And what this guy said.
#13
You're right Food. I lost focus of the original question after I posted the lessons. +1 to your advice on extended funk chords. Personally, I think a good starting point for getting into funk would be learning some funkier Red Hot Chili Peppers (Charlie, Hump de Bump, Mellowship Slinky, etc.). It's popular music inspired by funk, so it's easy to get into and learn. Frusciante is very good at what he does, although I would consider most of his funk-influenced stuff quite basic. From there, check out some James Brown and transcribe as many of the instruments as you can onto guitar to understand all the different components of funk (bass and drums forming a groove, percussive guitar, etc.). Check out as many funk bands as you can find.


Quote by zakarai
Wtf? I Didn't say record only if you can sweep. I just said I don't see the point in getting recording equipment if you suck. Sweeping isn't much anyway. It's boring.


Really? Lol, that's not what this quote says:

Quote by zakarai
Well first of all, Don't bother getting recording stuff if you suck. How long you been playing? Get friend and families opinions. No point in wasting money on recording stuff if you sound horrible. If your good (such as being able to play Canon Rock or sweep) then ok, you could get stuff. But all you want recording stuff for is to hear yourself???? You can hear it through an amp surely?
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Quote by Jackal58
Yer pretty fly for a Canadian.
#14
i know it may not be of much relevance, but i'm getting into the same sort of thing as you. what i've found is helping me figure it out is taking the pop bands that are using funk in their playing, learning their songs first, and slowly phasing into the more complex stuff. so, things like maroon 5, green river ordinance, the cab, gavin degraw, james blunt, train, etc.

its really helped my playing out to start piecing together the simpler stuff and figuring out how it all works. from there you can build up to the harder funk bands, as well as actually start putting together your own stuff with more ease.
#15
Quote by Jimmy_Page_Zep
You're right Food. I lost focus of the original question after I posted the lessons. +1 to your advice on extended funk chords. Personally, I think a good starting point for getting into funk would be learning some funkier Red Hot Chili Peppers (Charlie, Hump de Bump, Mellowship Slinky, etc.). It's popular music inspired by funk, so it's easy to get into and learn. Frusciante is very good at what he does, although I would consider most of his funk-influenced stuff quite basic. From there, check out some James Brown and transcribe as many of the instruments as you can onto guitar to understand all the different components of funk (bass and drums forming a groove, percussive guitar, etc.). Check out as many funk bands as you can find.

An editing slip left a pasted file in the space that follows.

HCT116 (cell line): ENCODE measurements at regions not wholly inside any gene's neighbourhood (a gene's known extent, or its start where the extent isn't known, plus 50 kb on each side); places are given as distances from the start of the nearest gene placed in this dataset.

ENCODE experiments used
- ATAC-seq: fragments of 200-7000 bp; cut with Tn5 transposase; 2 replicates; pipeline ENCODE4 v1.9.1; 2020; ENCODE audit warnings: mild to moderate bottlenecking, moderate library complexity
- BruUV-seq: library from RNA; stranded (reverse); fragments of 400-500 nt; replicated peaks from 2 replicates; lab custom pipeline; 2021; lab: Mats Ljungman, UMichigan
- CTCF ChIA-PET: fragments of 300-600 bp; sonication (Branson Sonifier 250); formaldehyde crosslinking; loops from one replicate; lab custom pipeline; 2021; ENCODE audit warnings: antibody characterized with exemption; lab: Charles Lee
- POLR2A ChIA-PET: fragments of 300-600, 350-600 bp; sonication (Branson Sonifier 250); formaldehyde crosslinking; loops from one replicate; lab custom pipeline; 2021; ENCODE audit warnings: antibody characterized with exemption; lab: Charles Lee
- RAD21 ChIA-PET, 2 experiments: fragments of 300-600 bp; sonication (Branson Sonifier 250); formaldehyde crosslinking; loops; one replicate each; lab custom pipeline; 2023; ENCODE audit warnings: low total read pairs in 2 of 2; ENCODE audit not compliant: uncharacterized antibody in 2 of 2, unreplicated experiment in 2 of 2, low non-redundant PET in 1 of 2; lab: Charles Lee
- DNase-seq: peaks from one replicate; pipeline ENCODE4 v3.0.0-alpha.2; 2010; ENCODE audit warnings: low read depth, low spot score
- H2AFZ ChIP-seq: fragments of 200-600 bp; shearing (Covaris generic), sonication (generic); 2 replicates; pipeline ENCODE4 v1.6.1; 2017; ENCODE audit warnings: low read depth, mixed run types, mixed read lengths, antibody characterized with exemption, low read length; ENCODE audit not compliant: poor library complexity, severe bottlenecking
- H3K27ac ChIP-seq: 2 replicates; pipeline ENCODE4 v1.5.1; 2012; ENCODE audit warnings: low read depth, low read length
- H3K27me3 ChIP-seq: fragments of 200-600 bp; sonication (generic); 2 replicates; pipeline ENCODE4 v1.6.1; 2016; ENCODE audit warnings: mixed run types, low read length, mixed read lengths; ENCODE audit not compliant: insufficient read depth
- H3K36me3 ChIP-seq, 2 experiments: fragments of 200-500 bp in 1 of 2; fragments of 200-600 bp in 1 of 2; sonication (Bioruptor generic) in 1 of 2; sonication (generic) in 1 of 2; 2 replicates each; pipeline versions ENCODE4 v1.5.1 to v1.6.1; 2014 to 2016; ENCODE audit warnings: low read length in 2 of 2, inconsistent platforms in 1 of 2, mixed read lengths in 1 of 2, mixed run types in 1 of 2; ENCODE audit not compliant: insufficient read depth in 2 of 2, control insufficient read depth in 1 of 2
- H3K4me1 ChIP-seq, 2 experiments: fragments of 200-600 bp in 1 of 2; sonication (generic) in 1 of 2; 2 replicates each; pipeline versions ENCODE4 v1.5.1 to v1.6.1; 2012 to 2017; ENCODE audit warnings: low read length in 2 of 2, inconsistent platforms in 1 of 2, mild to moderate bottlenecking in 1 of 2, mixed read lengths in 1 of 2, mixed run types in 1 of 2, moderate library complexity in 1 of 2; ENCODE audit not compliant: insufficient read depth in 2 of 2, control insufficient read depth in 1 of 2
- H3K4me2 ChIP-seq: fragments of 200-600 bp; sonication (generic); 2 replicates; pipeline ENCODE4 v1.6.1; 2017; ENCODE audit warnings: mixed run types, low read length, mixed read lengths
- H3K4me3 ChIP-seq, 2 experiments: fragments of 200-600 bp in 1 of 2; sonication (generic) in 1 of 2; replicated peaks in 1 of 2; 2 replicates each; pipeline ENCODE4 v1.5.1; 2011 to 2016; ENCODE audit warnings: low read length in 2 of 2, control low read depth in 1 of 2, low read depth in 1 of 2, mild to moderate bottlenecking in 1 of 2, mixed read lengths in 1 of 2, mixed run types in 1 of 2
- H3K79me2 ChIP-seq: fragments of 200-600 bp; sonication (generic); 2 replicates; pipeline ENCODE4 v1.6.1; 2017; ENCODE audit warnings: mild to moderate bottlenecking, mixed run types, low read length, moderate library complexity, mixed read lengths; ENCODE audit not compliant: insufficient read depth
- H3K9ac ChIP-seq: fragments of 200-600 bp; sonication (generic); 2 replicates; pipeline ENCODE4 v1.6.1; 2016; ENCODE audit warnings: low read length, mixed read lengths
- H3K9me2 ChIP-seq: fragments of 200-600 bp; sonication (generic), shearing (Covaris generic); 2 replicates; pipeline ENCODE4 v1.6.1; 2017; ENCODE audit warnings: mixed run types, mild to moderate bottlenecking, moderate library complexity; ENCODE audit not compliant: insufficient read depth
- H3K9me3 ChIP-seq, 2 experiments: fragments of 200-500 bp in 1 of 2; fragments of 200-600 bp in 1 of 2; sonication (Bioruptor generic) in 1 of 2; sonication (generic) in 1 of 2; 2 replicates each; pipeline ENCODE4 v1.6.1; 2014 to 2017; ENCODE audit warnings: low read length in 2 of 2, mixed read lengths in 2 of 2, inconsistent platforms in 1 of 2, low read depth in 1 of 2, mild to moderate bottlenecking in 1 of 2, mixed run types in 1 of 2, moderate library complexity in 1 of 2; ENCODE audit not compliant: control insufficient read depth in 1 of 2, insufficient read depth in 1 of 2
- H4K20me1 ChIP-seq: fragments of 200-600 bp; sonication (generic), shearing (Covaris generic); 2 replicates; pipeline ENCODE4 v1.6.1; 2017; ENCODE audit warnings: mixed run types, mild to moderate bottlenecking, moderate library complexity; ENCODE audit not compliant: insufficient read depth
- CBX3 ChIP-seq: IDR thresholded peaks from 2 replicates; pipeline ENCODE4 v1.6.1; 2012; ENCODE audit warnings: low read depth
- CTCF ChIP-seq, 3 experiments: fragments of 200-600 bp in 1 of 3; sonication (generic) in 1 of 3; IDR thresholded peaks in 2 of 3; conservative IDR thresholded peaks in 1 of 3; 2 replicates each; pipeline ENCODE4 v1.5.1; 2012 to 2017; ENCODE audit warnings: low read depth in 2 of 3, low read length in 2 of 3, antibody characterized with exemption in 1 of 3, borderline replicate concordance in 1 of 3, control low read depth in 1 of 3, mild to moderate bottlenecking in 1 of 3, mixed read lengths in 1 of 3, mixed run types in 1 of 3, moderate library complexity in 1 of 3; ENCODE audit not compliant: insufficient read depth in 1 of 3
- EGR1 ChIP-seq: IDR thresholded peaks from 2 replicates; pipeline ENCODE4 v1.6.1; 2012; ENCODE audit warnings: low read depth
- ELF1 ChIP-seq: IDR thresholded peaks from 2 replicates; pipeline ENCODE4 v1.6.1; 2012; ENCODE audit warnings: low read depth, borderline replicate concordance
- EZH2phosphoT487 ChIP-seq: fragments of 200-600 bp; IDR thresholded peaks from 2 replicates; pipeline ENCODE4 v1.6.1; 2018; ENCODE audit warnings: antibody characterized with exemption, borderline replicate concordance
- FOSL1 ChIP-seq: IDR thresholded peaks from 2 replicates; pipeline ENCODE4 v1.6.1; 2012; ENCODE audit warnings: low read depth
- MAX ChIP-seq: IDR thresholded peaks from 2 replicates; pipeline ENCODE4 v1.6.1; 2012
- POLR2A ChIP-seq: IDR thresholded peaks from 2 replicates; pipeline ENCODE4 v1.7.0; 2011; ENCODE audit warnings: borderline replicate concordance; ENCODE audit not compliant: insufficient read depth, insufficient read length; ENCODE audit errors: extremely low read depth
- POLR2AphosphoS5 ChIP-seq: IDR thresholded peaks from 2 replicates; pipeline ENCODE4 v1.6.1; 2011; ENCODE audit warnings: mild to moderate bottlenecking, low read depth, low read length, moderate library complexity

Yep, great advice. In fact, the Chili Peppers were the band that got me into funk! I was listening to Higher Ground one day and I decided "I'm going to buy a bass and learn how to do that." And here I am.
Only play what you hear. If you don’t hear anything, don’t play anything.
-Chick Corea
#16
Dude, I would start learning some James Brown. If you wanna work out a groove try learning some of the Meters instrumental stuff.

However, funk is much more about the rhythm and feel of the groove than it is about the chords you play. You can make anything funky if you give it the right rhythm.
There may be times when it is impossible to prevent injustice, but there should never be a time when we fail to protest it.


Take a trip down the Scenic River


Call me Charlie.
#17
To add to what others have said, a big part of funk guitar is left hand muting. You play a 16note rhythm on one chord lets say E9 or E#9 but kind of swing the rhythm a bit while muting with the left hand with some of the strums... its hard to explain but this guy has done some videos that show you what I mean...

http://www.youtube.com/watch?v=CeFGpvWSUTg
#18
Yeah, a lot of funk is how you play, not necessarily what you play. Learning barre shapes will help for funk. Hell, learning any new voicings for chords will help.
Oh yeah.

Quote by hildesaw
A minor is the saddest of all keys.

EDIT: D minor is the saddest of all keys.
#19
Quote by food1010
Yep, great advice. In fact, the Chili Peppers were the band that got me into funk! I was listening to Higher Ground one day and I decided "I'm going to buy a bass and learn how to do that." And here I am.


Thanks, man. RHCP got me into funk as well. I'm by no means a funk expert, but they definitely started my appreciation for the genre, and really inspired me to listen to new bands and learn how to play in that style.

As has been said by a few people in this thread, it's not so much about the chords as it is how you play them. Extended chords have their place in funk as they do in almost all styles of music. However, you can make any chord sound funky. At the risk of exhausting this example, Frusciante often uses regular major and minor chords in his funky progressions. These may not be the "typical" funk chords, but he makes them work by using a percussive attack and fretting his notes lightly. Check this video out:

http://www.youtube.com/watch?v=oN3RY31up5U

He jams for a bit and then explains his technique for playing James Brown inspired funk guitar.
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#20
Quote by zakarai
Wtf? I Didn't say record only if you can sweep. I just said I don't see the point in getting recording equipment if you suck. Sweeping isn't much anyway. It's boring.


video for proof, or its bullshit
#21